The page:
YouTube Music’s newly added mood filter encourages you to cry … – Android Police


  • YouTube Music has freshly added five new mood filters, including Cry, Romance, Party, Feel Good, and Sleep.
  • Similar filters are also available on the main YouTube app, providing instant access to content based on users’ preferences.
  • While these newly added mood filters are handy, the limited screen space on the mobile app can make scrolling through them somewhat cumbersome. However, the desktop version effectively utilizes the screen space to display these filters.

In a crowded field of music streaming services dominated by the likes of Spotify and Apple Music, YouTube Music has managed to stay relevant thanks to the inclusion of numerous user-friendly features that provide quick access to your favorite music. First introduced back in 2020, mood filters enable customers to start listening to music based on their state of mind, with the current options including Workout, Focus, Relax, Commute, Energize, and Podcasts. The YouTube Music team is now adding five new mood filters to the app, including one simply known as Cry with its own Sad Songs Supermix.

Also included are Romance, Party, Feel Good, and Sleep, pulling up playlists under Mixed for you, followed by From your library, and the usual list of carousels like Listen again, Similar to, etc. These new mood filters were discovered by a couple of Reddit users, with one detailing the new filters on the web interface, while another reveals (via 9to5Google) the presence of the Cry mood filter on the mobile app.

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This appears to be a server-side rollout, as I can already see four of the five new mood filters on the YouTube Music app for Android. The only filter I can’t find is Sleep, though it shouldn’t take long to start appearing across the web and mobile apps. While some of these suggestions are usually hit or miss, the inclusion of these new mood filters is certainly welcome as it allows listeners to quickly set the mood at a social gathering, though we don’t see Cry being a popular filter at such events.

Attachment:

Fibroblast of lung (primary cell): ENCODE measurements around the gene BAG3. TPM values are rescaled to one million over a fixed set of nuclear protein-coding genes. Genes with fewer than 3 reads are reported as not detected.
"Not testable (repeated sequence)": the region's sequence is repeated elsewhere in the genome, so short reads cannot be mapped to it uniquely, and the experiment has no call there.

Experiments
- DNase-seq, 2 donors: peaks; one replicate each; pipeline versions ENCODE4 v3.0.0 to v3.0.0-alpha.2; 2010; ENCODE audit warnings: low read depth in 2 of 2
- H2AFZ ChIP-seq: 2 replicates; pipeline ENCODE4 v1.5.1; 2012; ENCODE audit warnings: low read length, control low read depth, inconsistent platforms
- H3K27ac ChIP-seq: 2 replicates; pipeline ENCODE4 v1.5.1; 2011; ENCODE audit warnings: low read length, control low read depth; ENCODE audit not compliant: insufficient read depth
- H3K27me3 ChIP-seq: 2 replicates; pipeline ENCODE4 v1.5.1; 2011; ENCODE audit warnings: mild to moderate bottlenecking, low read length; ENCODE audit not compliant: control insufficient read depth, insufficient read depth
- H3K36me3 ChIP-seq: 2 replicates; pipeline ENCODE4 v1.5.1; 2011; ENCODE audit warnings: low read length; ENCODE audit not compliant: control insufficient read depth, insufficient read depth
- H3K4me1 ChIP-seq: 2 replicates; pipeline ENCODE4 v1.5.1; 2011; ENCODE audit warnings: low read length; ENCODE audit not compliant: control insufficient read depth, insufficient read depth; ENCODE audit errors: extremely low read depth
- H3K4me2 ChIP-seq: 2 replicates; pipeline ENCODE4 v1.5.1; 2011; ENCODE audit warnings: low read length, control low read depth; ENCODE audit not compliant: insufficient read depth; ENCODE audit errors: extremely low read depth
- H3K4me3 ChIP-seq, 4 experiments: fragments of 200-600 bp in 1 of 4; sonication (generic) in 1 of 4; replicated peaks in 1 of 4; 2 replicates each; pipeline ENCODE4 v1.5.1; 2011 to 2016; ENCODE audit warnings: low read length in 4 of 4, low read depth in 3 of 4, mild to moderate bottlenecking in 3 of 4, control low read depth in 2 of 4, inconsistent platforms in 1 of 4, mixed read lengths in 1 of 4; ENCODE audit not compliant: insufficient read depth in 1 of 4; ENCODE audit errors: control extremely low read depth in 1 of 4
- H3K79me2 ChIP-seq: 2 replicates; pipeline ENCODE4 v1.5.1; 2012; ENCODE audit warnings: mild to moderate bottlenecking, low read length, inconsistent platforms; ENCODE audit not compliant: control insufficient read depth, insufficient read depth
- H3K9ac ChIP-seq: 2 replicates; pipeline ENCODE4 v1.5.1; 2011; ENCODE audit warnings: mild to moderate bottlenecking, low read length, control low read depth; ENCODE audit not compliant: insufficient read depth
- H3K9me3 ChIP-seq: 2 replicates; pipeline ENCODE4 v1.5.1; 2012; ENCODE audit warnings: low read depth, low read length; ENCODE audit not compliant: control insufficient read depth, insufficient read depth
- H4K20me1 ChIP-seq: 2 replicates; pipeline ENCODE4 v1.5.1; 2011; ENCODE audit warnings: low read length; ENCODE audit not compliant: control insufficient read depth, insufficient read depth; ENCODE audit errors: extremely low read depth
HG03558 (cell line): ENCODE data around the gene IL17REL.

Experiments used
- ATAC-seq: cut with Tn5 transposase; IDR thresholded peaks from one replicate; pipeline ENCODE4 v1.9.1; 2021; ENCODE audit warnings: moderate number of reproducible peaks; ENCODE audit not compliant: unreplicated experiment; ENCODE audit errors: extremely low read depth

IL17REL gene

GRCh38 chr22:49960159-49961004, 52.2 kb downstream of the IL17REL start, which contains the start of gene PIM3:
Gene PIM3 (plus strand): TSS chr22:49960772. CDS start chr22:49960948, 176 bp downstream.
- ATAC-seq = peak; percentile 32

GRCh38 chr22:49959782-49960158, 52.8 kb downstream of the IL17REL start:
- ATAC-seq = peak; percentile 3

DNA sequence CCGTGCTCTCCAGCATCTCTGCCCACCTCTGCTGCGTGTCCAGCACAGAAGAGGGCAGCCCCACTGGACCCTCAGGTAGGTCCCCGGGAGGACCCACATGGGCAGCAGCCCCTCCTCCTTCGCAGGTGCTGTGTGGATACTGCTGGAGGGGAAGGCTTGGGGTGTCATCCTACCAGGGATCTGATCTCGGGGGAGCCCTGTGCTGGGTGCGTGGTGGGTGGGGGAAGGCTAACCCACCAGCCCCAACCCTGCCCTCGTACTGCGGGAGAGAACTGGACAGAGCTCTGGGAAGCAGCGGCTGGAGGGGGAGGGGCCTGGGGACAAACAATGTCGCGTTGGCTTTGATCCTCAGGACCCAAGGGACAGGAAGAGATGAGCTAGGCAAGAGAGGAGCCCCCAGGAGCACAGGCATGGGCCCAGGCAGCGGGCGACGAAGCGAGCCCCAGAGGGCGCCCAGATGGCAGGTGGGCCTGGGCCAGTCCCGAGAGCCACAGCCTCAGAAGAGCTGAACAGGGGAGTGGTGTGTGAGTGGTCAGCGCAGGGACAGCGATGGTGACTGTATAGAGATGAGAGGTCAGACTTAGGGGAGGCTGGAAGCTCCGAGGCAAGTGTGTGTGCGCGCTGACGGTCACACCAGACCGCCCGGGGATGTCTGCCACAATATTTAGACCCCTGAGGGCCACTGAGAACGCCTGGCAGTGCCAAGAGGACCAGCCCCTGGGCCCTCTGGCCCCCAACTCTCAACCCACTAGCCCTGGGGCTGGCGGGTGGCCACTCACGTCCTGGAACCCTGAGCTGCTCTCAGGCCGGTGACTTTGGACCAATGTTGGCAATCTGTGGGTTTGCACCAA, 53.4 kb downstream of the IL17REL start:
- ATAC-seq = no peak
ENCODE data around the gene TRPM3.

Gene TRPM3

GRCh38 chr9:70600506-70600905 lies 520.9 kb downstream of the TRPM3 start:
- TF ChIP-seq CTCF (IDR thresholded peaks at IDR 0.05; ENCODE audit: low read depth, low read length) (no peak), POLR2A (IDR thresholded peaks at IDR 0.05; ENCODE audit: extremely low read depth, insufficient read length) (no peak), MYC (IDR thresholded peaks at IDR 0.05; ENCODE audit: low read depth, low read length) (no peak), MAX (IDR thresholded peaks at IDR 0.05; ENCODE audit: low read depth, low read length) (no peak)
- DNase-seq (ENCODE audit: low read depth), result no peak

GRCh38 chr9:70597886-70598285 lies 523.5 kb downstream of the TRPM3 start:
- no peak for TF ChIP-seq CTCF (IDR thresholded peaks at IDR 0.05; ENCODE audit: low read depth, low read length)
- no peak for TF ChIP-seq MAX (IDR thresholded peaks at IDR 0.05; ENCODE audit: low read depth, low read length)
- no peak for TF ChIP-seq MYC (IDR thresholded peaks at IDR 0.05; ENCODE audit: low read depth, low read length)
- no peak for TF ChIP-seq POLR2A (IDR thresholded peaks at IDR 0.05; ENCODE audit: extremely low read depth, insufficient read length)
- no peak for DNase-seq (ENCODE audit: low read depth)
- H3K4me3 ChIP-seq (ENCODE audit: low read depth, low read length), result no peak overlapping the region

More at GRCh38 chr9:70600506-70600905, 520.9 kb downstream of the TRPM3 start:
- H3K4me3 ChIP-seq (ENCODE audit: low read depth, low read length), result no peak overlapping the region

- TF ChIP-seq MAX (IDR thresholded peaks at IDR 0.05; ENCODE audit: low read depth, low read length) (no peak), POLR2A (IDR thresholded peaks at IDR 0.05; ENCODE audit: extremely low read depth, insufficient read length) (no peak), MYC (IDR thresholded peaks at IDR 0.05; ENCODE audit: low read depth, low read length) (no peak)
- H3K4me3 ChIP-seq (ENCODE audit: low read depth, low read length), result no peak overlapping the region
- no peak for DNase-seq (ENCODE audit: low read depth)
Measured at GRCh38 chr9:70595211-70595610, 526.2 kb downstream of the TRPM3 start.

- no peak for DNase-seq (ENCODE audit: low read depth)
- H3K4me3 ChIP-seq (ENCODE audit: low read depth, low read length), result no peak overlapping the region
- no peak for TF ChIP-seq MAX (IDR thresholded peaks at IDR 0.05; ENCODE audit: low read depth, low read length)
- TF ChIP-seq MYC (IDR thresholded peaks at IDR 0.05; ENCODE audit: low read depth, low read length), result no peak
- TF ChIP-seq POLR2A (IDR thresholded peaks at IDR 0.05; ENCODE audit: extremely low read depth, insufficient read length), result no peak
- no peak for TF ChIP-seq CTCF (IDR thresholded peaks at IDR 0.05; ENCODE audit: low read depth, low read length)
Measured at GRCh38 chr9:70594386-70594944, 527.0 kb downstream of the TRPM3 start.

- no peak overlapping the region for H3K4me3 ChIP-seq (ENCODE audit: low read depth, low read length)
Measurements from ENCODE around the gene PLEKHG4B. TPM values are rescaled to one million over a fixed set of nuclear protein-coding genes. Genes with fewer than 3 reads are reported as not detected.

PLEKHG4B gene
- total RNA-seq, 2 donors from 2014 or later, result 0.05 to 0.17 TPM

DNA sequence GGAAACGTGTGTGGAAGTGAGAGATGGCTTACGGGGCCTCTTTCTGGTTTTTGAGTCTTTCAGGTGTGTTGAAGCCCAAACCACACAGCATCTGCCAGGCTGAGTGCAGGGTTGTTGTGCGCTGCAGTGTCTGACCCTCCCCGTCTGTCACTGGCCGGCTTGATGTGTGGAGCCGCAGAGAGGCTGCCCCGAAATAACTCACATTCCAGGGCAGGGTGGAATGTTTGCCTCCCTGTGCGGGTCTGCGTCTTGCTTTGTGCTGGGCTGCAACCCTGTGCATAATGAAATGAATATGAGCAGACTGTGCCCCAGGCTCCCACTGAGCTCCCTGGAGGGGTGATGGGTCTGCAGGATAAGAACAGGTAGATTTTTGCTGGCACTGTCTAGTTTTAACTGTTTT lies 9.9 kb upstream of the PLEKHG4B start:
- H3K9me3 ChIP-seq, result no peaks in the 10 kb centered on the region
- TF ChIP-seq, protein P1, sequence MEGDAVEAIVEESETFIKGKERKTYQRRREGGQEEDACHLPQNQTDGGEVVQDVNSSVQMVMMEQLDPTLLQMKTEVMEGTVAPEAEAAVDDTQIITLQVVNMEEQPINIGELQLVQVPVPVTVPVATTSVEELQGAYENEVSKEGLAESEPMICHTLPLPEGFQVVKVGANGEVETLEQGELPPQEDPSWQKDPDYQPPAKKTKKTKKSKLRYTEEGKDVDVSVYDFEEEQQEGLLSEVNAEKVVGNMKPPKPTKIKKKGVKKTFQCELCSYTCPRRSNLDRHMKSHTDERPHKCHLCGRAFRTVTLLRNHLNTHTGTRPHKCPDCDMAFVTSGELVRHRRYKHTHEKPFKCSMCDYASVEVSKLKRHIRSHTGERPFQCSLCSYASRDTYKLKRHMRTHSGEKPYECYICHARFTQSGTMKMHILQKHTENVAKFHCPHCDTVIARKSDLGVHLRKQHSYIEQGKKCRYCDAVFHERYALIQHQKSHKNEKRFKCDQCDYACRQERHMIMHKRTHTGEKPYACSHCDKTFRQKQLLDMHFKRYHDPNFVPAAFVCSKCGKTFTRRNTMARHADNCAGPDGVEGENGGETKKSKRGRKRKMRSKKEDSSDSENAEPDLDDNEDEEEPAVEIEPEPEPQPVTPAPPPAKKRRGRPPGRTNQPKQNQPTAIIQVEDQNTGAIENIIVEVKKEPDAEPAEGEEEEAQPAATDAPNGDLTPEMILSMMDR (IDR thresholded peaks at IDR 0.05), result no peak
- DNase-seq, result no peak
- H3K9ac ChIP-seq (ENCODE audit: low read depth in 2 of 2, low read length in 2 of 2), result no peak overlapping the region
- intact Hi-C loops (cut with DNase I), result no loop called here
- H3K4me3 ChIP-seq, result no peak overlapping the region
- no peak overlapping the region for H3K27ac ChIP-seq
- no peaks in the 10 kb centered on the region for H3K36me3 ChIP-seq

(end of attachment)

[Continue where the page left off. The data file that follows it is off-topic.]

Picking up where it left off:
These filters effectively utilize the screen space on the desktop version but can be somewhat cumbersome on the mobile app. This is because of the limited display real estate, which means listeners have to keep scrolling vertically to discover all these filters. With five new additions to the existing set of mood filters, you will now have to scroll for slightly longer. These filters are also available on the main YouTube app but they let you access specific topics based on your viewing preferences.

YouTube Music has picked up some exciting features in the recent past, such as the ability to discover new content with Samples. Furthermore, Google’s music streaming service has plans to allow podcasters to upload their content on YouTube Music through an RSS feed, significantly simplifying the process of adding episodes to the platform. However, this feature is expected to be widely available only by the end of the year.

Perhaps our favorite YTM feature in the recent past has been the addition of live lyrics, a feature that has been in the works for quite a while. This feature isn’t exactly new to the music streaming business though, as apps like Spotify have long supported live lyrics.

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